B + C: Do you have a favorite type of jewelry (e.g. ring, bracelet, necklace, etc.) to make? What is it and why?
I love rings. I really love rings. Even though I’m known more for making necklaces, there is something about rings that fascinates me. They seem to carry an intimacy with them.
B + C: What is your favorite piece of jewelry that you ever made? Where is it today, if you know?
The first ring I ever made. I still have it. It was a simple cut out of hammers and nails on a wide band.
I just love enameling. Fusing glass to metal will always amaze me, as will the possibilities that that can produce. I think this passion comes from all the years I worked as a ceramicist, clay and glaze, enamel and metal.
B + C: What theme or vision do you feel that your line reflects?
I feel like I’m trend based, but not in a shopping mall kind of way, rather in an underground crafty kind of way. I appeal to the people who like quirky. Everything I make is a little off kilter, made to steal hearts like an old dog at the pound you just have to take home and love. I am that little bridge between the cartoon world and the jewelry world.
B + C: Do you have a favorite jewelry designer? Who is it and what do you like about his or her work?
I’m more inspired by illustrators and painters than jewelers. Right now I’m obsessed with Deth P Sun and with Luke Chueh. In my opinion both painters have elevated a cartoon style to a higher art. Both are prolific and draw all the time. Both are very down to earth.
B + C: Predictions? Plans? Are there future projects, shows, or sales that you would like to share with us?
I’m excited about 2012. I’ll be releasing ten new sterling silver mother and daughter charm sets, a new cartoon glass jewelry line. I’m really expanding my pure-modern jewelry shapes and adding some exciting color combinations. I’m also drawing some images for a puzzle company geared towards kids. That should keep me busy.
Hello All: What follows is my dad’s response to yesterday’s post. While it is not about jewelry, it is informative.
In the picture of your mom in the basement at 602 Audubon [Youngstown, Ohio] is a California type case with individual pieces of type called foundry type. They were assembled by hand it what was called a “stick” and picked from the type case one at time.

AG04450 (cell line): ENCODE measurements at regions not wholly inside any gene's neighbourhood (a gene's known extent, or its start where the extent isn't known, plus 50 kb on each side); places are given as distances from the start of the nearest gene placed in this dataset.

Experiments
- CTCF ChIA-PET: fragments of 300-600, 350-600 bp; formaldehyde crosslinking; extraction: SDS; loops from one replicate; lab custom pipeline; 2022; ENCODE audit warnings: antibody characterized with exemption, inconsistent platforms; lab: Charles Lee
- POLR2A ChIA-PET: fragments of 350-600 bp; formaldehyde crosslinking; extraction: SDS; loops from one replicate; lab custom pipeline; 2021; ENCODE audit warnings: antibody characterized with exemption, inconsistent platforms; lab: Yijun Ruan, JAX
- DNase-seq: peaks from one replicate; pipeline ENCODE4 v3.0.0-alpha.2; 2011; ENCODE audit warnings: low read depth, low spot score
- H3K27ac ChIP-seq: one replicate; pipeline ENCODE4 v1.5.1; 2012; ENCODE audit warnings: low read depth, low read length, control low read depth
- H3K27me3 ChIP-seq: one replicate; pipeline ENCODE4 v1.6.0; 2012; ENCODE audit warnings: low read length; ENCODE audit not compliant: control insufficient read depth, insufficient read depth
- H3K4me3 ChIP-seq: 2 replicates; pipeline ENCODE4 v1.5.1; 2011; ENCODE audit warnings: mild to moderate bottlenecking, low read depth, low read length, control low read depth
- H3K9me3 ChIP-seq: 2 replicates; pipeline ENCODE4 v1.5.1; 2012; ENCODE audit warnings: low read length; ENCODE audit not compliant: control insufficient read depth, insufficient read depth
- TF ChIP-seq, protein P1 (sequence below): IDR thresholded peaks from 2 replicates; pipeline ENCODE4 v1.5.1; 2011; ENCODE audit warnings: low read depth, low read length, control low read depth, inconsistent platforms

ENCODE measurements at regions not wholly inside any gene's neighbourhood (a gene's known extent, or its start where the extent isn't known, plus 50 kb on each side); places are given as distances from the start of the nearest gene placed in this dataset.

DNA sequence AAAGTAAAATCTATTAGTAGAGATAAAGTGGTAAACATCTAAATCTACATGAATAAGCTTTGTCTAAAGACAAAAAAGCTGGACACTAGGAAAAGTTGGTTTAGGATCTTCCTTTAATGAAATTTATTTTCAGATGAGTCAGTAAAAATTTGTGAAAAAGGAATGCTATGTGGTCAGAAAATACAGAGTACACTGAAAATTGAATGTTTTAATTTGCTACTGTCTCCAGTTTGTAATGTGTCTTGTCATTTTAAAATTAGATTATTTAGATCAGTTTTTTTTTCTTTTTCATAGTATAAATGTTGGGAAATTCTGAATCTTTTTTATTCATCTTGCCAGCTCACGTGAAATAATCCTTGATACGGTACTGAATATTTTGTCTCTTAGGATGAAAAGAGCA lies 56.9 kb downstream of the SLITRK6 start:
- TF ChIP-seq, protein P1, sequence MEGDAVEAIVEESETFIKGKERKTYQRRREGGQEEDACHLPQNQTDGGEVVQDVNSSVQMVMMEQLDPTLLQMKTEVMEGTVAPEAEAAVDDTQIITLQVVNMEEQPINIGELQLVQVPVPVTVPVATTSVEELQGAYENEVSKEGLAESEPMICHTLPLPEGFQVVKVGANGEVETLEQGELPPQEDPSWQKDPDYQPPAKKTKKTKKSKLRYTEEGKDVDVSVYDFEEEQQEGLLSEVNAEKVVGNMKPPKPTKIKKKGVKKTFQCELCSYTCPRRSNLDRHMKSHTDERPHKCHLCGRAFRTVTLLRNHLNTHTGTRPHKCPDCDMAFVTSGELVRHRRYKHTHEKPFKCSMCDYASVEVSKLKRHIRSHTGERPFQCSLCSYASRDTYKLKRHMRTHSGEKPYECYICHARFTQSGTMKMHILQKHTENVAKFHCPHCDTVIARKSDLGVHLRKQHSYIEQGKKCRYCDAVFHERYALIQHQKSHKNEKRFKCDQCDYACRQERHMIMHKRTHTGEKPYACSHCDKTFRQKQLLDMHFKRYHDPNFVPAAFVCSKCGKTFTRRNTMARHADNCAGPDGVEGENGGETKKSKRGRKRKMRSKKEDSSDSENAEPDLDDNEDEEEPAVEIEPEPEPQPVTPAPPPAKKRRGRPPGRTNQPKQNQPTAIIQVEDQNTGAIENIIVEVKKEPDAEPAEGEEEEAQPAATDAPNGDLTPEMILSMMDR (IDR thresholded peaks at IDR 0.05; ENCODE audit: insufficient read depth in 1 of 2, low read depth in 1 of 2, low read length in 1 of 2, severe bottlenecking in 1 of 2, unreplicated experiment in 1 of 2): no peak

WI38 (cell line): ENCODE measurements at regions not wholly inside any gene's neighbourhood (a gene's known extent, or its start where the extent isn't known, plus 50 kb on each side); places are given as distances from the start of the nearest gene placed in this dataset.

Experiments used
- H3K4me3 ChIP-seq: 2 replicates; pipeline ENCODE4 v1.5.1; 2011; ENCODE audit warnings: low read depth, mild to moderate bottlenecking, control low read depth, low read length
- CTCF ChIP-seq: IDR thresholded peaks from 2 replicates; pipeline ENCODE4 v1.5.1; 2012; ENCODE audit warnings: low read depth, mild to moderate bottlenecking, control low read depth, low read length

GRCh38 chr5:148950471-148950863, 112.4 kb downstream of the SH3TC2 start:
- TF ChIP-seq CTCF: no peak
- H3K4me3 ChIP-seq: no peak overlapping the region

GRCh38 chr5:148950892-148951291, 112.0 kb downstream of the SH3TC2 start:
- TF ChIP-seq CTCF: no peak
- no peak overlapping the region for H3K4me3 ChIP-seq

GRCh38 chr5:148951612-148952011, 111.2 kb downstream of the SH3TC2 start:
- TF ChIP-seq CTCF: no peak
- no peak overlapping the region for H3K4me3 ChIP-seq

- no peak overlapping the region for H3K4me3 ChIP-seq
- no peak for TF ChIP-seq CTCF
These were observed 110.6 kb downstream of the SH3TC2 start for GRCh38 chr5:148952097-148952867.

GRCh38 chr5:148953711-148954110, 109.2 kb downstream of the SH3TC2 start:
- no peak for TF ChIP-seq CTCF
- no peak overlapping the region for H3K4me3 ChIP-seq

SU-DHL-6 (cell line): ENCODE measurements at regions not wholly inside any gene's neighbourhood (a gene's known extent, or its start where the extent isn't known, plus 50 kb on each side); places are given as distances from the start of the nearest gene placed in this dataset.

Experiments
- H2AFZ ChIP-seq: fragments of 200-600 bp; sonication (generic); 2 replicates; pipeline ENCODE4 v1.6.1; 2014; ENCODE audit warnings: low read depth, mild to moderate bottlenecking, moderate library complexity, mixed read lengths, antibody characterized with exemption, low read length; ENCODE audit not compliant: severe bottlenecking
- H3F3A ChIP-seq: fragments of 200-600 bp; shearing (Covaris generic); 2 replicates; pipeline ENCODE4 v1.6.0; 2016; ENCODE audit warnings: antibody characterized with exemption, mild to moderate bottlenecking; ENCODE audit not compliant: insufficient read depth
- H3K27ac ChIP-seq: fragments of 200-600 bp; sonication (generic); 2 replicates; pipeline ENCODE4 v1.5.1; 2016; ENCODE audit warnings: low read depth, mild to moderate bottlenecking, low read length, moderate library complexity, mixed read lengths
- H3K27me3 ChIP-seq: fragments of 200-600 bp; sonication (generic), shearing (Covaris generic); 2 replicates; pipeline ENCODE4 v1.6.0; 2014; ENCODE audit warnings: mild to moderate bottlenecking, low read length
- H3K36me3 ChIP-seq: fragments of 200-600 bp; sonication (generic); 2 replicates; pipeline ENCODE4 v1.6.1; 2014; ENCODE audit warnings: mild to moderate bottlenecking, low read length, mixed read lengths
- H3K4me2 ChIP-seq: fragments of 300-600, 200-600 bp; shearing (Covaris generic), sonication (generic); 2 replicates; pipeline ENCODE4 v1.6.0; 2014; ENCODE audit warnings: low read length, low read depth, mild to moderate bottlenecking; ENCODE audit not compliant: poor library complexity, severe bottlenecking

The two pieces were from Linotype machines and were called “Matrixs” or mats. On the thin side was the mold for the hot lead and the opposite was a visual of the letter for the machine operator. These were assembled and cast into one line of type instead of individual pieces.
My sweet father reads this little blog every day. This one is for him.
In various ways, I have ink in my blood. For his entire career my father worked in the newspaper business. My mother (an artist) and her sister (a writer) had a great love of amateur printing. They had both been members — my aunt a life long member — of the shadowy, sinister organization known as American Amateur Press Association. (I kid, I kid. Check out their website and you’ll see how funny that is.)
In honor of the family love of printing, my dad once played jewelry designer with this ingenious idea.
These are pieces of type once used in a newspaper printing press. I imagine that my dad got these from work when old equipment was being replaced. (If I am wrong, I am sure that he’ll let me know and I’ll issue a correction.) In any case, dad saw the beauty in the shape and the symbolism of the items themselves. He selected a “V” for my mom, Virginia, and a “M” for her sister, Margaret. He had the type plated and a bale added so that they could be worn as pendants and, indeed, they were both worn by two stylish, strong women. Beautiful, stunning, unique items. I am honored to be their caretaker.
We are going to venture beyond metals once again with the playful, sculptural, fiber pieces from Mandy Besek‘s Etsy store . I didn’t think that I’d write something about non-traditional jewelry materials again so soon. But, Mandy’s work really caught my attention with its bold forms and flowing spontaneity.
OK, I know this last one is a purse but just look at those colors. It would be like being able to carry your lipstick around in a watercolor painting.